Vivendi is in talks to sell up to 20 per cent of Universal Music Group (UMG) to Tencent, valuing its prized asset at around 30 billion euros ($34 billion), as both firms look outside their core regions to expand in a recovering global music market.
While at a preliminary stage, the discussions highlight Tencent’s role as gatekeeper to China’s growing but tightly-controlled music market and the desire of Universal, whose revenues are surging as a result of online streaming, to expand beyond its traditional markets.
Global music-streaming retail sales are expected to more than double to $45.3 billion by 2026 from $19.6 billion in 2018, UK-based media analysis firm Midea predicts.
French media group Vivendi, controlled by billionaire Vincent Bollore, said on Tuesday that Tencent would first buy 10 per cent of Universal, the world’s biggest music label ahead of Sony Music Entertainment and Warner Music and home to artists such as Lady Gaga, Taylor Swift, Drake and Kendrick Lamar.
Tencent, which already holds stakes in the world’s most popular music streaming service, Sweden’s Spotify, and India’s Gaana, as well as owning Joox, the biggest music streaming app in many major Asian markets, would also have an option to buy a further 10 per cent of Universal.
Both groups are also “considering areas of strategic commercial co-operation,” Vivendi said, raising questions among analysts over the scope of the talks and whether the French media group’s main goal was to appease investors by telling them its planned sale of part of Universal was progressing. Universal’s rivals Sony Music and Warner Music also have investments in Tencent’s music division Tencent Music Entertainment Group (TME), which China’s biggest gaming and social media firm listed in 2018.
“It is unclear if the stake sale depends on the parallel commercial deal with TME and what economic transfers this deal involves,” said Jerry Dellis, an analyst at Jefferies.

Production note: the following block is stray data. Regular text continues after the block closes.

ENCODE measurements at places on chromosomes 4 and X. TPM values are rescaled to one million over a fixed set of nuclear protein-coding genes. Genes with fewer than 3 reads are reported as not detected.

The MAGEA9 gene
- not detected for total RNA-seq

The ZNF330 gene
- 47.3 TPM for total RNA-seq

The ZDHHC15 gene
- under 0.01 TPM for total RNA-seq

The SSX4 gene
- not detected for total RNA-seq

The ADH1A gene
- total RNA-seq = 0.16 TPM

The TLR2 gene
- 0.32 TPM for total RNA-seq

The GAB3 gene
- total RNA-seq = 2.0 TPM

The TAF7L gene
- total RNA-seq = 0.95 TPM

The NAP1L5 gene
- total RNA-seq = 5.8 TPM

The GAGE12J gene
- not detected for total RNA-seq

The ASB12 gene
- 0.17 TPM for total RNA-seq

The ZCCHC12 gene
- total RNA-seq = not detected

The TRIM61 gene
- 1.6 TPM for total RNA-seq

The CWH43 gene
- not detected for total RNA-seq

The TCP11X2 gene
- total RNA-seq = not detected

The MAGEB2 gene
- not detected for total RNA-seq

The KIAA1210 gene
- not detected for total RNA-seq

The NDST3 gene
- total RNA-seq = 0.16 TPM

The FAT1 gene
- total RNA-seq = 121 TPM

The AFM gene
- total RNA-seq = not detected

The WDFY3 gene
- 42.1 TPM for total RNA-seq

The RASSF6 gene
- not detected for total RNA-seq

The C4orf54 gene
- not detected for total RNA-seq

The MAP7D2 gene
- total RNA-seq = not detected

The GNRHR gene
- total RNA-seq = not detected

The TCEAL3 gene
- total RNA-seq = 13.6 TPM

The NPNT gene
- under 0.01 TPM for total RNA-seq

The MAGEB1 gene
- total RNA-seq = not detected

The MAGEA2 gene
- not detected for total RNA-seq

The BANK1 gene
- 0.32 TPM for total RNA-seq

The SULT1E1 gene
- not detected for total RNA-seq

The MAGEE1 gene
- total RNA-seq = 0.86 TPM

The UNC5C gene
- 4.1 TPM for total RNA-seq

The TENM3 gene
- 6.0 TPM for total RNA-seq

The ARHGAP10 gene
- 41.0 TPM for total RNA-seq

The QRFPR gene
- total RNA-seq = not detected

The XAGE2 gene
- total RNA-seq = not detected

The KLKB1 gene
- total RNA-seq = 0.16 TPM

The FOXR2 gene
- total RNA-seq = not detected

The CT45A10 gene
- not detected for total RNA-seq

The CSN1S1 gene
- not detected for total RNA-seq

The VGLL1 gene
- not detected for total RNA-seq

Dellis also said in a note to clients that U.S. political opposition to Chinese investment in what could be considered a strategic asset could obstruct a deal.
A deal with Tencent could boost Universal’s presence and fit well with TME, which tends to outbid its local competitors in acquiring music copy rights in mainland China.
It would build on the initial partnership struck two years ago between the two companies, under which Tencent can license Universal’s music for distribution over its streaming platforms.
Tencent’s music unit also owns exclusive rights to sublicense Universal’s content to other content providers in China. They worked together to build Abbey Road Studios, China, a recording studio named after the Beatles’ studio in London.
Universal still generates the bulk of its revenues out of the North America and Europe, which together represented more than three quarters of the division’s recorded music sales in the first half, while Asia produced only 14 per cent.
Recorded music revenues, however, grew twice as fast in Asia at 35 per cent as in Europe at 15 per cent over the period and TME boasted 654 million monthly active users on its platforms subscribers at the end of the first quarter.
Spotify’s monthly active users, which include its ad-supported free version, amounted to 232 million at end of June.
After a cash-burning competition to snap up music rights, China’s content regulator last year demanded music streaming sites share 99 per cent of their rights reserve with each other.
Unlike Western players such as Sweden’s Spotify, Tencent Music generates only a fraction of revenue from music subscription packages, and instead relies heavily on services popular in China such as online karaoke and live streaming.
Universal and Tencent both hold shares in Spotify, the world’s biggest music streaming platform which has a market capitalization of about $27 billion, while the Swedish firm is a stakeholder in Tencent Music.
Tencent said at the time of its last earnings that it was adding more music behind a paywall, including popular Taiwanese singer Jay Chou, to raise revenue. But it said it might take time before Chinese users adapt to this relatively new approach.
Vivendi shares surged 7 per cent as analysts welcomed progress on the sale of a stake in Universal and the implied valuation.
“The valuation looks good, and the progress made on the UMG deal is also positive,” said Gregory Moore, fund manager at Keren Finance, which owns Vivendi shares.
Meanwhile Tencent, whose shares closed 1 per cent lower in Hong Kong, after Vivendi’s announcement, declined to comment.
Vivendi’s Chief Executive Arnaud de Puyfontaine said last month that proceeds of the sale of up to 50 per cent of Universal would be used for bolt-on acquisitions and share buybacks.
The group first said it would sell part of Universal a year ago but had made little progress until announcing last month that it had selected investment banks to start a formal sale, which should be finalized by the start of 2020.
Investment banks have estimated the business is worth anything between 17 billion to 44 billion euros.
Vivendi also said that it was continuing the process to sell further minority stakes in Universal to other partners.
Financial firms are being sounded on top of potential industrial partners, a source close to the matter said.